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[SVC34-05] Oomurodashi volcano: Past effusive and phreatomagmatic activity revealed by submarine and subaerial deposits
Keywords:Submarine volcanism, FTIR, Volatiles, Magma fragmentation
H2O data for pumiceous pyroclasts and lavas were obtained using new Fourier Transform Infrared spectroscopy (FTIR) analytical techniques for vesicular and hydrated glasses. Although the Oomurodashi glasses are extensively hydrated, the interconversion of H2O species (i.e. molecular water, H2Om, and hydroxyl groups, OH) stops at the glass transition temperature, and low temperature hydration occurs via diffusive addition of H2Om only, leaving OH contents unchanged. OH data can therefore be interpreted according to the known pressure-dependence of H2O solubility and temperature dependence of H2O speciation.
Pumice clasts within the subaerial tephra layer have OH contents that are consistent with quench fragmentation at depths of ~60 – 150 m depth within the shallow edifice. Moreover, the majority of this tephra deposit consists of ‘mosslike’ particles formed by annealing of extremely fine-grained material, which are typically formed by explosive phreatomagmatic activity. We therefore propose that this tephra represents the distal deposits from the explosive formation of the shallow (~100 m depth) summit crater by a shallow submarine, phreatomagmatic maar-type eruption.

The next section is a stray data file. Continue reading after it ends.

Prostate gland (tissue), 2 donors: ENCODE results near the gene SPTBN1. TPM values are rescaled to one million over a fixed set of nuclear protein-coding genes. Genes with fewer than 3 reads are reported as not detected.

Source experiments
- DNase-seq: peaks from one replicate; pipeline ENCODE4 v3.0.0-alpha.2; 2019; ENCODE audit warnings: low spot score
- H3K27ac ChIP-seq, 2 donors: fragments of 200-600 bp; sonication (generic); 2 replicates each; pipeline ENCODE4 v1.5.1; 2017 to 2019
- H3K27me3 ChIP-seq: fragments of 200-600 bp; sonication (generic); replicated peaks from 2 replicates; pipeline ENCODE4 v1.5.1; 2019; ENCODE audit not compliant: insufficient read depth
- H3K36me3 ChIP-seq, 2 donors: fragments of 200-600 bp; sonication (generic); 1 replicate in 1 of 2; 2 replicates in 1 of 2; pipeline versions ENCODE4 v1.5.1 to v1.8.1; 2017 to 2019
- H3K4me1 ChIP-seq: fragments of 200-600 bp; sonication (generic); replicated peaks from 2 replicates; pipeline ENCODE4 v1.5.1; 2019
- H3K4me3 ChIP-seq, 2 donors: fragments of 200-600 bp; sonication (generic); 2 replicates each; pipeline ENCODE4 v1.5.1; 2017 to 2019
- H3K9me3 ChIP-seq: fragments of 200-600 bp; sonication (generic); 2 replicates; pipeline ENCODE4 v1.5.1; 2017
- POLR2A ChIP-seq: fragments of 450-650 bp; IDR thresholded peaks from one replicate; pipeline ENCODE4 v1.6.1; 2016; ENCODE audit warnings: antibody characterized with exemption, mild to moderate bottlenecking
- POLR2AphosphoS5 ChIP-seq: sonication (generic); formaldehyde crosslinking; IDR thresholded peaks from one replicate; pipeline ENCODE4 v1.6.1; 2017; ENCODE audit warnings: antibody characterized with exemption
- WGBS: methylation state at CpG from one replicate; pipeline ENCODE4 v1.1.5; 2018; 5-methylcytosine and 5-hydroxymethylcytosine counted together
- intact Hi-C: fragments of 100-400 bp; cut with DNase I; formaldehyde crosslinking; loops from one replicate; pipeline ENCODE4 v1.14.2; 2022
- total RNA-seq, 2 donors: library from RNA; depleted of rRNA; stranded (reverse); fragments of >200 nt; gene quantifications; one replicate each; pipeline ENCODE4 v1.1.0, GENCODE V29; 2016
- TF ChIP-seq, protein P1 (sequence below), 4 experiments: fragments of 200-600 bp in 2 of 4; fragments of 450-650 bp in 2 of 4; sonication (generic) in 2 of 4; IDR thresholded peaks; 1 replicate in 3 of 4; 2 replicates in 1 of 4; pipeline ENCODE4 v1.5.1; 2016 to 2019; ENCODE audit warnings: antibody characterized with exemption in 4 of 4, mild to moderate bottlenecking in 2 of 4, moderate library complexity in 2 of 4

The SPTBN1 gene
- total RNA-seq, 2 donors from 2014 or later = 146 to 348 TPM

By contrast, two in situ submarine lavas have lower OH contents than expected for their current water depths. Comparison with past sea level variation suggests that these effusive eruptions occurred at ~8-9 and ~12 ka during times of lower sea level. Loose submarine pumice also sampled from the edifice has a range of OH contents and vesicularities, reflecting different quench depths and dispersal histories within the water column.